The BusinessNZ Energy Council has welcomed MBIE’s review of the New Zealand electricity sector.
BEC Chair David Caygill says the review broadly shows that the sector is a reliable producer of competitively delivered electricity with the ability to meet increased demand in the future.
He says the review also identifies a number of areas where improvement is possible.
“New technologies are posing questions. For example, greater expected uptake of electric vehicles will provide environmental benefits, but will also require increased investment in new electricity generation and enabling infrastructure such as charging stations and distribution capacity. It will be important that the costs of these investments do not fall disproportionately on groups that aren’t readily able to bear these costs.
“Another challenge is information provision to low-income households who may not be taking full advantage of the competitive sector to reduce their electricity costs. More information is needed to help all consumers use the competitiveness of the retail electricity sector to reduce their costs. This is a challenge that cannot be solved entirely by the electricity system, and it will be important to identify what the market can deliver and where social policy measures are more appropriate.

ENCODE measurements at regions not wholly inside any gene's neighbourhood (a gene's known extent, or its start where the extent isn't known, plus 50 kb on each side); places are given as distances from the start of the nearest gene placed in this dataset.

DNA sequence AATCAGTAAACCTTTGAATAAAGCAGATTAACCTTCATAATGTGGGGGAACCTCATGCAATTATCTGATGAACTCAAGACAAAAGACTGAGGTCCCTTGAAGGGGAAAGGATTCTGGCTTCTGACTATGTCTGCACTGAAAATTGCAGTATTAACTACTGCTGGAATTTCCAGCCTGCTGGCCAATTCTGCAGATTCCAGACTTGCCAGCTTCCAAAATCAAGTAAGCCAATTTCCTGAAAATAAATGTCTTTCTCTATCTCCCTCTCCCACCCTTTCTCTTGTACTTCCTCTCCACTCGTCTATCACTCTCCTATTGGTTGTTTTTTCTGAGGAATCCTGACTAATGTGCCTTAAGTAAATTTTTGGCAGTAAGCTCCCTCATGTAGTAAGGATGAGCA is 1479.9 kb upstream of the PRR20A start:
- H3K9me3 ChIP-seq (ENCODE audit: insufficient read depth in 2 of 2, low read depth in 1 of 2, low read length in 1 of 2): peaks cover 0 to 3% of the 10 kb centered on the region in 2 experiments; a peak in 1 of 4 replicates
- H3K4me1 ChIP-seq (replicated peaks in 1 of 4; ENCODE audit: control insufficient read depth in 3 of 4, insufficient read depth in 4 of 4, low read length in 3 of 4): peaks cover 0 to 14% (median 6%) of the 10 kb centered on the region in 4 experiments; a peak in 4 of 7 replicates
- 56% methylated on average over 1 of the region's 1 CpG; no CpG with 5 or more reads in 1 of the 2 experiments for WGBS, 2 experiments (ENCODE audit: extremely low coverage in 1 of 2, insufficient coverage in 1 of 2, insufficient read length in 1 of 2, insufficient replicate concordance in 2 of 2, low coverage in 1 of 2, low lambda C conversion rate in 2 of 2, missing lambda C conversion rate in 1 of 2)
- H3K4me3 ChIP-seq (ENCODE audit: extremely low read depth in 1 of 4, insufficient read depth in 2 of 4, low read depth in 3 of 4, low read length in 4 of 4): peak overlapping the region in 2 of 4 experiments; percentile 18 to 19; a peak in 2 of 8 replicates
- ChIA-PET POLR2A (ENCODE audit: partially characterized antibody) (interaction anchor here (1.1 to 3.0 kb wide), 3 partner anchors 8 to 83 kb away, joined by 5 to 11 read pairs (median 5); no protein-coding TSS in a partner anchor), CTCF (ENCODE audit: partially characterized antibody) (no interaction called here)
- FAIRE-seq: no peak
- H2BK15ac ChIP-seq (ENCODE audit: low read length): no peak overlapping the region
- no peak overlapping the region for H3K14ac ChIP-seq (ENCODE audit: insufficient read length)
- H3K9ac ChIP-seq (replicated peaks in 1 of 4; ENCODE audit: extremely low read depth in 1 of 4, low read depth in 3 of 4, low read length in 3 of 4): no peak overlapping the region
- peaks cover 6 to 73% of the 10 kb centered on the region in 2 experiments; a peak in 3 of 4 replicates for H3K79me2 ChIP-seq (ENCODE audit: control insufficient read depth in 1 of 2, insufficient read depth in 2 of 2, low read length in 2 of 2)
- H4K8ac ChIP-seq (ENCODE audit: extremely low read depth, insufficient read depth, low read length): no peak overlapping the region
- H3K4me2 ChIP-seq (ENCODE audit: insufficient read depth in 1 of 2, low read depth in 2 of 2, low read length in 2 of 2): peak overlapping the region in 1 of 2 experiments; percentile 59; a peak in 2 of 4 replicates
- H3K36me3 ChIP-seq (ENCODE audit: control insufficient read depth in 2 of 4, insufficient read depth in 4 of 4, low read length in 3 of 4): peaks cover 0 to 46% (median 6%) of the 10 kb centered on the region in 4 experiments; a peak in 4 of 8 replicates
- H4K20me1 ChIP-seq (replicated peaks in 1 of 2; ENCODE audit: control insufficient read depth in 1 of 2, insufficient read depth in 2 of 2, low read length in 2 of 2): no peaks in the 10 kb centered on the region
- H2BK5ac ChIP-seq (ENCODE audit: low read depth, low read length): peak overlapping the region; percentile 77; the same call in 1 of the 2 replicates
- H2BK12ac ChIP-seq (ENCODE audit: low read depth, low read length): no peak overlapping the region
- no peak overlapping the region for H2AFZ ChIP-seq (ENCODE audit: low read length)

“Other challenges include the need to deepen the wholesale contract market and to achieve transmission pricing that delivers fair and efficient outcomes. It is important that prices reflect costs and that our business sector remains internationally competitive.
“Meanwhile, opportunities exist in many parts of the sector, including new technologies to enable lower pricing at different times of consumption and to further empower consumers to become their own generators and retailers of electricity.
“The review underlines the importance of the BusinessNZ Energy Council’s mission of enabling the trilemma of affordable, secure and sustainable energy.
“The BusinessNZ Energy Council looks forward to assisting government and industry to help the review navigate its way through the complex set of inter-relationships and trade-offs in New Zealand’s electricity sector.”